Black Africans and Renaissance culture: interaction and assimilation
It is of course absurd to treat black Africans as a homogeneous group in the fifteenth and sixteenth centuries, just as it is absurd to talk of Europeans in the Renaissance period. These concepts only have value as oppositional or contrasting terms, which is how they are being used here. Although stereotypes relating to black Africans were undoubtedly already in existence before the Renaissance, it appears to have been detrimental to the European perception of the black African that the first sustained influx of black African slaves (from the 1440s onwards) into Europe took place at this momentous time of white, European self-definition. The European definition of civilisation depended upon an Aristotelian typology for assessing ‘alien’ people, and dividing them into the civilised and the barbarian.
This division permeated the terminology of Renaissance Europe, so that a distinction could be made between a black African slave who was selvaticus (wild or savage, that is someone who came directly from Africa) and casanicus (domesticated or home-born, that is someone who had been born in Europe). But did contact with and knowledge of Europe necessarily bring ‘civilisation’ to black Africans who were living there in the eyes of Europeans? Or was a black skin in itself a barrier to becoming European? This paper will focus on a few examples of black Africans in Renaissance Europe, both free and enslaved, who can be seen to be interacting with or assimilating to Renaissance life and culture, and attempts will be made to assess European comments on them and responses to them. These examples also introduce a sample of the types of material available – descriptions in chronicles and travel accounts, portraits, jest books, donor panels, orphanage and tax records – and highlight some of the difficulties involved in this sort of research. The examples come from Portugal, the Netherlands and Italy and are documentary, textual and visual.
They encompass contradictory fifteenth- and sixteenth-century European written responses to high-ranking Africans at the Lisbon court, a sixteenth-century Netherlandish portrait of a seemingly completely assimilated African gentleman in European dress, jokes by and against a sixteenth-century black Portuguese court jester, the inclusion of a black African donor in a late fifteenth or early sixteenth-century Italian painting of The Coronation of the Virgin, and the cultural and religious assimilation of a black slave couple in Florence in the 1470s. The conclusion must be that in the majority of cases assimilation was not sufficient to guarantee acceptance or inclusion for black Africans in Renaissance Europe, and that even when they learnt and conformed to European and Christian sets of behaviour, they were still regarded and labelled as African.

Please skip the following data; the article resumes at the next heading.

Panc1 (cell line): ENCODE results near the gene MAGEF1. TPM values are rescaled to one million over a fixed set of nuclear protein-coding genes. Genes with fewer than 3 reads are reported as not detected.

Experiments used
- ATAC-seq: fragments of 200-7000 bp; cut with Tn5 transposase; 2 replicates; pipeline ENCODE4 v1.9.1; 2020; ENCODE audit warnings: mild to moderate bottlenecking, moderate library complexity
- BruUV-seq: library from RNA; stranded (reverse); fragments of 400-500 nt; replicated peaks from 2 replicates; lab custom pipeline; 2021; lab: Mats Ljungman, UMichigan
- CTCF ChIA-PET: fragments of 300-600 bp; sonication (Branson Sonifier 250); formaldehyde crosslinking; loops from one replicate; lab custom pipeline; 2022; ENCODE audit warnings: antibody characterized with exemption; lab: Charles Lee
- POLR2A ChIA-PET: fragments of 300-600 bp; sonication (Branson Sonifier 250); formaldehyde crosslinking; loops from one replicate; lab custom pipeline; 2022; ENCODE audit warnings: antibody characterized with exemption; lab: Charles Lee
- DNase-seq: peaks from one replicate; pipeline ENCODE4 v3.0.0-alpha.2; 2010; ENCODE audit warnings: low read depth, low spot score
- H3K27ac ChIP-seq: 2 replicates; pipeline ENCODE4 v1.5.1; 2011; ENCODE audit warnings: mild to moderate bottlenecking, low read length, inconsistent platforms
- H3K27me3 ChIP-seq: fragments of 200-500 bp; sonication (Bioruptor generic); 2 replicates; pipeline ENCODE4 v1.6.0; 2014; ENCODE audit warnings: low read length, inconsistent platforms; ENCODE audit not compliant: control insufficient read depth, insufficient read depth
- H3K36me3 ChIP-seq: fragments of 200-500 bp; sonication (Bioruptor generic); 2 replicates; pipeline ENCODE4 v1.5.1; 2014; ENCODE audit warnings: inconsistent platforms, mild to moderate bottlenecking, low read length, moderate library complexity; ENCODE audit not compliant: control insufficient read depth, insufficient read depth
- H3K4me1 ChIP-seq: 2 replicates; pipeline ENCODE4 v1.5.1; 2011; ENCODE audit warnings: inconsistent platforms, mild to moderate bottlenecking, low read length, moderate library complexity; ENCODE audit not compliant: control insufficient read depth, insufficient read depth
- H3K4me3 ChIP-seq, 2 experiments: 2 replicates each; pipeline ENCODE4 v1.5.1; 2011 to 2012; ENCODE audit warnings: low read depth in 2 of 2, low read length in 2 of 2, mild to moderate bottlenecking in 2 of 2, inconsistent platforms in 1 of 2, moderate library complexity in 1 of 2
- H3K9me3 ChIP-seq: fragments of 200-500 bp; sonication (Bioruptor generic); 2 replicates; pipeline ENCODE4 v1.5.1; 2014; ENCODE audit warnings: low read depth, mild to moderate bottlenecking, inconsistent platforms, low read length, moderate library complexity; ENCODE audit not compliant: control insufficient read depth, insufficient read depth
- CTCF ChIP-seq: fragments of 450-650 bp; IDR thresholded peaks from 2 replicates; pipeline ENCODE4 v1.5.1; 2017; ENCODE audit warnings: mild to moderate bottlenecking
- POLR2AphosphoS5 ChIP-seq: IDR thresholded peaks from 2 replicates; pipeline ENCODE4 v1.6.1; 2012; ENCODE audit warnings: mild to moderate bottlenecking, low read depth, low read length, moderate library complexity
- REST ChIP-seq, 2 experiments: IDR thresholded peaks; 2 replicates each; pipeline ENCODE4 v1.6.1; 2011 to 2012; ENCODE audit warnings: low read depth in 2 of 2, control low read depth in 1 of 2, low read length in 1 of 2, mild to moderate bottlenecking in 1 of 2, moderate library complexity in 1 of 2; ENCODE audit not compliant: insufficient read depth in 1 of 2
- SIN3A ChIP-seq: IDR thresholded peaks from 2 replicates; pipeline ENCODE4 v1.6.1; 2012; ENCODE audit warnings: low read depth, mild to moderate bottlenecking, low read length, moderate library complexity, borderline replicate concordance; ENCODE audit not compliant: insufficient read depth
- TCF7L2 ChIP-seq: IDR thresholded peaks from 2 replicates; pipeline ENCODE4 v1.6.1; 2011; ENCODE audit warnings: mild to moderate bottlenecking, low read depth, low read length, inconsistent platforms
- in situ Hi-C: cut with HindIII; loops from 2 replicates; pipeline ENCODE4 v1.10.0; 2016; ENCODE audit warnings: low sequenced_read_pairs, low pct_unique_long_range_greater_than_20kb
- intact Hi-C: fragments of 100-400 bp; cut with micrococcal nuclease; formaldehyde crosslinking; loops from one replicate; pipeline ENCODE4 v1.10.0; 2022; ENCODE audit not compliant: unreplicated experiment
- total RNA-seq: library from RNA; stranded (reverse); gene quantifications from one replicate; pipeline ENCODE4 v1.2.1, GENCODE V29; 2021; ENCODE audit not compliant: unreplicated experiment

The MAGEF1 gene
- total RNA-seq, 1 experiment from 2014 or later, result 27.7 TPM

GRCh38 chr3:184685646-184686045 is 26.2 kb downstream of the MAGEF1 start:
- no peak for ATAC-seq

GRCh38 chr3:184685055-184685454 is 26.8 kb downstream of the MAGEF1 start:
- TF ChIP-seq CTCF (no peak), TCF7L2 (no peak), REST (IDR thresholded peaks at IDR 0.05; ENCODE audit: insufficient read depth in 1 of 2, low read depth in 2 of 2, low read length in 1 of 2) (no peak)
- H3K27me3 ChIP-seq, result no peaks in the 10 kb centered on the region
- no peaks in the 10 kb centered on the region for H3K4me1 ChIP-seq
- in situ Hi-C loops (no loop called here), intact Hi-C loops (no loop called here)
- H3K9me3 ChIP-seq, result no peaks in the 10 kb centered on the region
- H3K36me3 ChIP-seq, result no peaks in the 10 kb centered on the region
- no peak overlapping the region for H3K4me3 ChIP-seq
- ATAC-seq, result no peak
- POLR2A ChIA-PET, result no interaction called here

I am working on a large project on sub-Saharan Africa and sub-Saharan Africans in Europe during the Renaissance, 1440-1650.
Suggestions for questions for the workshop: Representing black European history OR Empirical research: subjects and objects
- Why has there been more art historical and literary than historical research on black Africans in Europe in the early modern period? Why has so little historical research been carried out on black Europeans? What are the main problems connected with carrying out this research?
- Discuss the role of the Catholic and Protestant churches in the lives of black Africans in Europe in the early modern period.
- Why were/are all Western European countries in denial about the black presence in Europe for hundreds of years?
- How much difference was there between Western European countries in their treatment of black Africans in the early modern period?
- Which areas of black African life were envied by Europeans in the early modern period? What was considered positive?
- Were formal or informal mechanisms of exclusion more damaging to black African life in early modern Europe?